The Artists’ Magazine as Archive: High Performance, 1978-1983




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Performing Documents (conference), Arnolfini, Bristol



Peer reviewed



Between 1978 and 1983 High Performance, a magazine based in Los Angeles and devoted solely to performance art, ran open submissions for documentation of live performances made within one year of the published issue. With an emphasis on upholding the voice of the artists as those most qualified to describe and document their work, High Performance offered a space in which live performances might be disseminated more widely within the performance art community, without compromising the 'authenticity' of its documentation. This paper considers High Performance not only as a record of live performance in history, but as an archive of documentation which resurfaces as a generative resource for creating new work. It argues that High Performance, both a document of performance and a performing document, facilitates an engagement with performance art history which is distinct from other modes of documentation. Concerned with publishing documentation of performance shortly after its first iteration the magazine represented an alternative space for the exhibition and dissemination of an artistic form that eschewed conventional modes of visual display. Whilst its relationship to the present is amplified by this commitment to recording the recent pasts of live performance, the magazine itself is held in archives, both in the UK and the US, as a document of performance history. Individually and in sequence, each issue is succeeded by the next, but as a collection, it is an archive of performance reflective of the particular historical and spatial location of what took place. Similarly, the result of a collective and collaborative labour, High Performance allows for individual contemplation and engagement with an otherwise historically and geographically distant form. Published as a quarterly, High Performance documented the work of many celebrated performance artists, including Allan Kaprow, Barbara T. Smith, Suzanne Lacy, Rachel Rosenthal, and Paul McCarthy. In 2003, High Performance was the subject of an exhibition at Los Angeles Contemporary Exhibitions (LACE) which celebrated the legacy of the magazine in creating and nurturing an audience for performance art. In January 2012, documentation of the 1980 Public Spirit performance festival in Los Angeles, published exclusively in High Performance, was used as a platform for the re-performance of historical works by contemporary Los Angeles artists. Using these examples this paper considers High Performance as an engagement with the past but also as a force for creating new work, which far exceeds the transiency of the artists' magazine genre, and the artistic form it represents.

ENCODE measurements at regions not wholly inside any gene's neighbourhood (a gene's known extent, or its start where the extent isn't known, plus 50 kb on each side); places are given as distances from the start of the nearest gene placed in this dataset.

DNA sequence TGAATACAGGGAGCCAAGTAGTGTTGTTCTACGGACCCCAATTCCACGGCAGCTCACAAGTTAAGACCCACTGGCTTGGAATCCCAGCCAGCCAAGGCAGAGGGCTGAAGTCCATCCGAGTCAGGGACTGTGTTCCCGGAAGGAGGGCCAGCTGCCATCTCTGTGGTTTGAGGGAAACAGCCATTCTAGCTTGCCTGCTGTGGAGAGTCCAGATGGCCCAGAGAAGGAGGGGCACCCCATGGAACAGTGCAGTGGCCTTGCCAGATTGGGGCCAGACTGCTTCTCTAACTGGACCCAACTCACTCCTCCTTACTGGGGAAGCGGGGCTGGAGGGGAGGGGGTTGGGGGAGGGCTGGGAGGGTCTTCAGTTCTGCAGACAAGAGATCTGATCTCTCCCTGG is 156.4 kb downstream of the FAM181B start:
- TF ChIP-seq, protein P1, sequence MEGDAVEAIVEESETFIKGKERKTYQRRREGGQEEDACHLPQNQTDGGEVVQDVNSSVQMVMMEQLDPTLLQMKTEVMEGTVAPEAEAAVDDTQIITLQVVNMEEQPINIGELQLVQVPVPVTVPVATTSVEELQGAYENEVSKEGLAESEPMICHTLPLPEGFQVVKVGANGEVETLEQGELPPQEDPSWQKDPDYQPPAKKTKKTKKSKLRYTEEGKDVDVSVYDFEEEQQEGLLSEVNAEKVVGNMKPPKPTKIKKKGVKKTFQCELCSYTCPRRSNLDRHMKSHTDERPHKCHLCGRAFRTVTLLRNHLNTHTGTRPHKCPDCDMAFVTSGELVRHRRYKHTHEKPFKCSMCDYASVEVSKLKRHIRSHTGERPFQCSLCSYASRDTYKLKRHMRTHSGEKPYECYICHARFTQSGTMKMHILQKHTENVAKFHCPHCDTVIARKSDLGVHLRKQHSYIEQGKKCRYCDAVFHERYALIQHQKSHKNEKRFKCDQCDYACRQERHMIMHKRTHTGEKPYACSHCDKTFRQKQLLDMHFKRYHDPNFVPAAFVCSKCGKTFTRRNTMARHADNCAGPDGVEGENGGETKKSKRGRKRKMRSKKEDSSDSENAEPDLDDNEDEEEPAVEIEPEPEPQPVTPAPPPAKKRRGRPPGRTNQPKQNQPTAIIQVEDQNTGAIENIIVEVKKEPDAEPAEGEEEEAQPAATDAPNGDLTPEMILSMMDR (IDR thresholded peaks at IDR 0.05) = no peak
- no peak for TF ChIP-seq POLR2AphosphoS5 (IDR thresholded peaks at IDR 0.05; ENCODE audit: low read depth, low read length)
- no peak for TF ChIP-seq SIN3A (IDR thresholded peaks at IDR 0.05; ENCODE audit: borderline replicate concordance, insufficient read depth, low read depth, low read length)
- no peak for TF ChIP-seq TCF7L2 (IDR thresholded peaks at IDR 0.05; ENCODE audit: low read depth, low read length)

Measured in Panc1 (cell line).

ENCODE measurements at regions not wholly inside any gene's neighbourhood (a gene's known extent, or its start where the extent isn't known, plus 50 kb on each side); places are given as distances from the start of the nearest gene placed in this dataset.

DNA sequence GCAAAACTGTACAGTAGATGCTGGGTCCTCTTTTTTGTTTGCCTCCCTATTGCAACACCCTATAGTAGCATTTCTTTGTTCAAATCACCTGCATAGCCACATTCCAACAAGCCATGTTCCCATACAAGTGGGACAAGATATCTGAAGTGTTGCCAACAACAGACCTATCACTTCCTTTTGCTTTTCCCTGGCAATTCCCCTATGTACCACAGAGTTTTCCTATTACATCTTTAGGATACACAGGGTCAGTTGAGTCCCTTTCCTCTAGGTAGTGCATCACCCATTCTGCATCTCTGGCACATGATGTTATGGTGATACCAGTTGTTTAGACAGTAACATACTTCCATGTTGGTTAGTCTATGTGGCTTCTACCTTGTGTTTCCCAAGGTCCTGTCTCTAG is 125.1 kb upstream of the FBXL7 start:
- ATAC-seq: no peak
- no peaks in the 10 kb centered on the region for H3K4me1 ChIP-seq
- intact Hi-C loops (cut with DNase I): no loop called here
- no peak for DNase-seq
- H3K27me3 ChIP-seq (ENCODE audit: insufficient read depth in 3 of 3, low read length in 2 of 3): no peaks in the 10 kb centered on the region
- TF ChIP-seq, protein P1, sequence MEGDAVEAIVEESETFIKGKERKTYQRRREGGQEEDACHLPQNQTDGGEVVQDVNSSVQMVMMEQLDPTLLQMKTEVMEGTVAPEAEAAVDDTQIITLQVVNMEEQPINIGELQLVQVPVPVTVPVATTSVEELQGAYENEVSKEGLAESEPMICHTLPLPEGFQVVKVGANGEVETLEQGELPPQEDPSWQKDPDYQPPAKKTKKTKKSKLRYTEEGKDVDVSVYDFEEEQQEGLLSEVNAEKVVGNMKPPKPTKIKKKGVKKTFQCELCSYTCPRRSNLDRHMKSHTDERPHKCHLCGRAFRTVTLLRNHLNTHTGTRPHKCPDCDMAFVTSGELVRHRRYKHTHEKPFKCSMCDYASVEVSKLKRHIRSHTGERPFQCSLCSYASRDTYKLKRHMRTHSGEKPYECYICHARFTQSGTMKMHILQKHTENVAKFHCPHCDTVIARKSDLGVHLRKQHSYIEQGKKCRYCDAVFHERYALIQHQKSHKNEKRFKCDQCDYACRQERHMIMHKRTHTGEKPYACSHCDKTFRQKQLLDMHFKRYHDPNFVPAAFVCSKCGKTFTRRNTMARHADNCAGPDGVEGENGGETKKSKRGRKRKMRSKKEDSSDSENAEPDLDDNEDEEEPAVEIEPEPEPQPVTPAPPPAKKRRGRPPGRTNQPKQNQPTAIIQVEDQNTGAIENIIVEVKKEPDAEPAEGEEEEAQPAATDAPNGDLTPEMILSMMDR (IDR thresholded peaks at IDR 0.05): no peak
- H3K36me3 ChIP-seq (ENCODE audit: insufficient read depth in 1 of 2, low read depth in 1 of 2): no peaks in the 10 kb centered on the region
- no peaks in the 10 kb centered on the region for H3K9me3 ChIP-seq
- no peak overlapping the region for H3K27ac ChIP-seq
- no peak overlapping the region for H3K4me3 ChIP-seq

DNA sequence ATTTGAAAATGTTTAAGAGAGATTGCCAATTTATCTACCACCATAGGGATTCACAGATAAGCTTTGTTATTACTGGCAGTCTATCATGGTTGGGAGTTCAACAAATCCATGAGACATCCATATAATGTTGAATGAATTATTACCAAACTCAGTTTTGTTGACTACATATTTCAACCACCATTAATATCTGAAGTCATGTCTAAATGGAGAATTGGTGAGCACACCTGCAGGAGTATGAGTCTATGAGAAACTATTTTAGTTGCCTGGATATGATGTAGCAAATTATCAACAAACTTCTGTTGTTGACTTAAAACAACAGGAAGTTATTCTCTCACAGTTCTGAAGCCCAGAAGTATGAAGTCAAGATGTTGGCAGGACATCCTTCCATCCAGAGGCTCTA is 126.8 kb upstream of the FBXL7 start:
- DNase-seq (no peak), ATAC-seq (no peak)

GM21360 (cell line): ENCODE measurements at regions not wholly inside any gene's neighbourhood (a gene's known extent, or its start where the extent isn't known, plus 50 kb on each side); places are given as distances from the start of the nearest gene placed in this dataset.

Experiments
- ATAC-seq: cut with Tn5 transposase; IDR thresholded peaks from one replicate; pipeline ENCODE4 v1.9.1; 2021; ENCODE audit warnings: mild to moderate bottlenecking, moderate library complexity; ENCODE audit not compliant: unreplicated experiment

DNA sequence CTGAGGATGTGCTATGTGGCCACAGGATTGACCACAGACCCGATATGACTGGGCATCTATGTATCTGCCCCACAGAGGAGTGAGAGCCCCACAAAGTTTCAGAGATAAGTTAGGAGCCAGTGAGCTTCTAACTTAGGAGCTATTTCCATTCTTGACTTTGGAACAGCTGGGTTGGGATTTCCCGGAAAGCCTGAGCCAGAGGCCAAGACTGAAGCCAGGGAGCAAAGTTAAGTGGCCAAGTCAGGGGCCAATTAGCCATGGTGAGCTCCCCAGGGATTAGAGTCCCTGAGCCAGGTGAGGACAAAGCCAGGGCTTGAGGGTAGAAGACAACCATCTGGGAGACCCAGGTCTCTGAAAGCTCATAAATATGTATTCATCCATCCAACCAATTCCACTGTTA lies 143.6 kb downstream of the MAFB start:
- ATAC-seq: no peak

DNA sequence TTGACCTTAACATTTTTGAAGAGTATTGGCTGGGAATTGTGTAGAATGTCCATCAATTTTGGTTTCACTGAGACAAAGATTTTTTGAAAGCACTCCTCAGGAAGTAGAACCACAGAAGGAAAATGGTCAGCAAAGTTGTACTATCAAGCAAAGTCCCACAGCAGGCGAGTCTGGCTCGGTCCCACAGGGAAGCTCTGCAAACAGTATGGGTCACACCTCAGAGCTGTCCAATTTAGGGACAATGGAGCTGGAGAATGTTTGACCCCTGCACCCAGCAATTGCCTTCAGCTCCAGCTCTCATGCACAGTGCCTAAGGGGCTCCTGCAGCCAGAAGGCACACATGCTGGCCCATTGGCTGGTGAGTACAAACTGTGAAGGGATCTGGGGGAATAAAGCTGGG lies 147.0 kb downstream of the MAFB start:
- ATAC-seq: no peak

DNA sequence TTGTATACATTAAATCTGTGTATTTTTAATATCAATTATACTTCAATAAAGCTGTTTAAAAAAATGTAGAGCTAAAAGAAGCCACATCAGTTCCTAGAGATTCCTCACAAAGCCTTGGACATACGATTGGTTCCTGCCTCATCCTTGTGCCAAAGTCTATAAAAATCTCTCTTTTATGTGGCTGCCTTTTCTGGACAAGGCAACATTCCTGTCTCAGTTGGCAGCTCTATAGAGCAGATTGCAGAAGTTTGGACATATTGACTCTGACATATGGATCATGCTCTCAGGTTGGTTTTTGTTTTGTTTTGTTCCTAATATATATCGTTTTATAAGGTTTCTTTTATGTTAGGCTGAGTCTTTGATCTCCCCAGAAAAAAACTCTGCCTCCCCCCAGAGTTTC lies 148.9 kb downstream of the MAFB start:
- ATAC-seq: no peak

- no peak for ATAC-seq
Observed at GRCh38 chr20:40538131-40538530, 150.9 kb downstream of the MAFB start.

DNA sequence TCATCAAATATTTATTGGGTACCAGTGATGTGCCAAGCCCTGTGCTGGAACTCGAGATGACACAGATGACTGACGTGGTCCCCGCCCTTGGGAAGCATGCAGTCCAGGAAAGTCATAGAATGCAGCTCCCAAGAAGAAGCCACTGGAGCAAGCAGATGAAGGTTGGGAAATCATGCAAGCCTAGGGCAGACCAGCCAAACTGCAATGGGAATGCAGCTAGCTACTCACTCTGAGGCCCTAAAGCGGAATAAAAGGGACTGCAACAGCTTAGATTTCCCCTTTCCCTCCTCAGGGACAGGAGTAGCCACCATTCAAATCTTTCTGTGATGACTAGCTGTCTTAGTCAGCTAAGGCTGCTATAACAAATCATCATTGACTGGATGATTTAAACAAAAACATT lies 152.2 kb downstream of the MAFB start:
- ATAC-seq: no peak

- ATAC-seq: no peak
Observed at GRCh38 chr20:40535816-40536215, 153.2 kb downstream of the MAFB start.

performance art, performance documentation, artist magazines


Curtis, H. (2013) The Artists’ Magazine as Archive: High Performance, 1978-1983. Performing Documents (conference), Arnolfini, Bristol, 12 April.


Research Institute

Institute of Drama, Dance and Performance Studies